In a letter written on Sunday, September 25, and made public late Wednesday, Trump’s team attempted to duck Dearie’s demand.

“Because the Special Master’s case management plan exceeds the grant of authority from the District Court on this issue, plaintiff must object,” Trump’s attorneys wrote.

Cannon agreed in her order Thursday, saying Trump’s attorneys would not be required to affirm the accuracy of the FBI’s inventory from Mar-a-Lago before getting a chance to review the records themselves.

“There shall be no separate requirement on Plaintiff at this stage, prior to the review of any of the seized materials. … The Court’s Appointment Order did not contemplate that obligation,” Cannon wrote.

Her order also extended the timeline to review the documents Trump took from the White House to stash at Mar-a-Lago from November 30 until December 16. The records, which belong to the public, are supposed to be held by the National Archives.

Dearie is supposed to be reviewing the several boxes of documents to determine if any may be protected by lawyer-client or executive privilege.

While Dearie appeared to be speeding up the process, Cannon is slowing it down— which will delay revealing any damning information until after the midterm elections.

In a blow to Trump, the U.S. Court of Appeals for the 11th Circuit ruled last week that the Justice Department can resume reviewing the seized classified records—blocking a portion of a stay issued earlier by Cannon. The appeals court also prohibited Dearie from vetting the documents marked classified.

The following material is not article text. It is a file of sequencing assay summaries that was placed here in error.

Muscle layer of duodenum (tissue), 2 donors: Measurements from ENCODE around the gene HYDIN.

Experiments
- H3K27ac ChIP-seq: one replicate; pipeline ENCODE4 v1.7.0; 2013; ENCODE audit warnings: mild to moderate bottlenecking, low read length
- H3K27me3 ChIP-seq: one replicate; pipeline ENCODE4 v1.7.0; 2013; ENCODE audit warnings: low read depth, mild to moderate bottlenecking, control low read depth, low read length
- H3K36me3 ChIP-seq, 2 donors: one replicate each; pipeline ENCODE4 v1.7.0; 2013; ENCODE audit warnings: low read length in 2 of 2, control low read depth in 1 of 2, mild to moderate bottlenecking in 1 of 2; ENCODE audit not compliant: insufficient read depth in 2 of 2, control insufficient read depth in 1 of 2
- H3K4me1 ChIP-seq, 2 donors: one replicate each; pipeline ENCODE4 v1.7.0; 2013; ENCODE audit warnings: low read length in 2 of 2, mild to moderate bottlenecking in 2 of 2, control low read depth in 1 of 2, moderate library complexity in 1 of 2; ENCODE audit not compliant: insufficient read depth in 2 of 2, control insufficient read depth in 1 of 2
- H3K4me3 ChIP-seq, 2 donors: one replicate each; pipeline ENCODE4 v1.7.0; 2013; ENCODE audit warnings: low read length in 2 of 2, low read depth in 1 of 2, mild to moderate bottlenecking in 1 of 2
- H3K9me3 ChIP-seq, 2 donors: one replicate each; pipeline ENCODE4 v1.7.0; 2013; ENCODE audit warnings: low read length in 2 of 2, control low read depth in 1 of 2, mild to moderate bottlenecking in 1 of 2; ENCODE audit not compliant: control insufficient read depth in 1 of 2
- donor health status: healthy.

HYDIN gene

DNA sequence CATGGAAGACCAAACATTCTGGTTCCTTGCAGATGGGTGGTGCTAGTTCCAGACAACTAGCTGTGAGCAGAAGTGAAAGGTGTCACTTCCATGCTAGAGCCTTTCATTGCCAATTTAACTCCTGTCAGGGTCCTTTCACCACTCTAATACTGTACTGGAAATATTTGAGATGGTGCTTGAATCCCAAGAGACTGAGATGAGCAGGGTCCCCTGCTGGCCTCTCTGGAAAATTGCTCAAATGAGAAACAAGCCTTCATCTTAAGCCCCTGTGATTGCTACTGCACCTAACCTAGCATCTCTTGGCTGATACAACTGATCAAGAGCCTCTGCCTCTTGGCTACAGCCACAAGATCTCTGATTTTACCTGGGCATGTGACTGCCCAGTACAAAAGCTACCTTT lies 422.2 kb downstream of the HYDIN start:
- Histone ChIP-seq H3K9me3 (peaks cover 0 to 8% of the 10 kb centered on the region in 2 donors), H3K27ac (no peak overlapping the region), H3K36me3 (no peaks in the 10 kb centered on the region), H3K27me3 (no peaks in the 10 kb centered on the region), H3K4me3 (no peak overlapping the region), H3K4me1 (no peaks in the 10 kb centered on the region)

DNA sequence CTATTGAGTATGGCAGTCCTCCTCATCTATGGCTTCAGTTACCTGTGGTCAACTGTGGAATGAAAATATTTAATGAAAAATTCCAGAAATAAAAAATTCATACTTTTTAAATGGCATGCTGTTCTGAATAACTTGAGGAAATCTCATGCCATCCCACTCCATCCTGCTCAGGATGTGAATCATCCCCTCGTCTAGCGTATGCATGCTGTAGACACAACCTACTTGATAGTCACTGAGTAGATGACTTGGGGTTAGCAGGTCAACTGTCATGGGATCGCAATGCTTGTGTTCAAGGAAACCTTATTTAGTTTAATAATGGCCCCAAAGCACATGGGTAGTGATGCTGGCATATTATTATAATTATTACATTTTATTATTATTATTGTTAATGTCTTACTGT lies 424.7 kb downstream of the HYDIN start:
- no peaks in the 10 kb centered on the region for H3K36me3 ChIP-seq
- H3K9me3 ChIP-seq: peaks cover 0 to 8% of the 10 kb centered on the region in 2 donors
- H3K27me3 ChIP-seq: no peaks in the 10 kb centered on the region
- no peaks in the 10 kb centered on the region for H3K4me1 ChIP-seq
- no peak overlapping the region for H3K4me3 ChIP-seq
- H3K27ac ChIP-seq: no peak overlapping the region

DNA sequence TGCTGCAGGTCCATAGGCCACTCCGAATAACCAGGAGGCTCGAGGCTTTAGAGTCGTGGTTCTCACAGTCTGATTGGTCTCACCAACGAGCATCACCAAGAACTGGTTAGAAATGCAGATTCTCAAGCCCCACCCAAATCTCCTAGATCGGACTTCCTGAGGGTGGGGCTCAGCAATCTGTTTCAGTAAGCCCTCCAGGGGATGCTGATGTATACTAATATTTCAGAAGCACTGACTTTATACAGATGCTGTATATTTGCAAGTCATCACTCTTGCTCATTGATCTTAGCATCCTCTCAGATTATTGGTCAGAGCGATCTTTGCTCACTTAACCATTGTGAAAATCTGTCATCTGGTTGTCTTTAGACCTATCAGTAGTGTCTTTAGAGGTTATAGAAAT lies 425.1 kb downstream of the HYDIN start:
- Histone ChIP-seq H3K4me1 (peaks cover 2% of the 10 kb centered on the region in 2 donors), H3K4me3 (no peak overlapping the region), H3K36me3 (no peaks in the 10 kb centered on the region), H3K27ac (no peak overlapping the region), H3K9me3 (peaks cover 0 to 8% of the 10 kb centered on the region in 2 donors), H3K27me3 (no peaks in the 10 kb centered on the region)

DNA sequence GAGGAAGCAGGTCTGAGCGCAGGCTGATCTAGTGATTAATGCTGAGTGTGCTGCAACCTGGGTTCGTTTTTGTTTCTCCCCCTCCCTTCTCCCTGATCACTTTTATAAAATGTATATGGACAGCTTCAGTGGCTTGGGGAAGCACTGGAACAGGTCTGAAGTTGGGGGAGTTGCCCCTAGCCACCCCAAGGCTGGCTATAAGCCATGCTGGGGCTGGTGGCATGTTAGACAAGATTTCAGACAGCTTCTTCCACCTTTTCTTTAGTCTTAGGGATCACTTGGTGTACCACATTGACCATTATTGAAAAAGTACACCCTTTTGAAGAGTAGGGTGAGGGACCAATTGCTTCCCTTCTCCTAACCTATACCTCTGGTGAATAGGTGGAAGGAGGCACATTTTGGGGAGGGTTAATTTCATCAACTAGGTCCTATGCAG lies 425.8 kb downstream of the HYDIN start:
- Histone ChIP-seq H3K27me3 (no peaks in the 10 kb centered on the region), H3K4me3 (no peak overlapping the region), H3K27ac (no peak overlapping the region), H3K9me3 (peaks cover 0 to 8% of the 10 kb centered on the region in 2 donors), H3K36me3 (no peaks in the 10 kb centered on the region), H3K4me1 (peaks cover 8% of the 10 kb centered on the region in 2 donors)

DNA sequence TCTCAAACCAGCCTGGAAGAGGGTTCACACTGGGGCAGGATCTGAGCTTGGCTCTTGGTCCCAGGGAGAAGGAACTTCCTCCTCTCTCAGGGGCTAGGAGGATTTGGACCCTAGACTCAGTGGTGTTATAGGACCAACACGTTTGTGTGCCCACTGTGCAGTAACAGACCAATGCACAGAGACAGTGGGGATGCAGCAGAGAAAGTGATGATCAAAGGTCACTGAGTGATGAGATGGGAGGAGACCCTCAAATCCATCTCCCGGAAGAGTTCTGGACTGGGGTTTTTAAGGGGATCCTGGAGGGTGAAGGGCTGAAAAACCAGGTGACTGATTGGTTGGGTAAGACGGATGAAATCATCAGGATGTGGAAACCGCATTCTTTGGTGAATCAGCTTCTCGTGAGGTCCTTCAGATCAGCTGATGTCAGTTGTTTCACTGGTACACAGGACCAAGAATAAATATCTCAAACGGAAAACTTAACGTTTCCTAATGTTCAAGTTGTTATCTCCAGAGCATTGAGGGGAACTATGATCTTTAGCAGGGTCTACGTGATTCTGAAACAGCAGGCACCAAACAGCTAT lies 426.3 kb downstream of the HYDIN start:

After the ruling, Cannon—whose decision in Trump’s favor protecting the records seized at Mar-a-Lago has been criticized by several legal expert— amended her own order. It now states that material subject to a special master review no longer includes the “approximately one-hundred documents bearing classification markings.”

Research contact: @HuffPost

ADL: Hundreds of police and military officers, and public officials are members of the Oath Keepers

September 8, 2022

The names of hundreds of U.S. law enforcement officers, elected officials, and military members appear on the leaked membership rolls of a far-right extremist group that’s accused of playing a key role in the January 6, 2021, riot at the U.S. Capitol, according to a report released on Wednesday, September 7, reports HuffPost.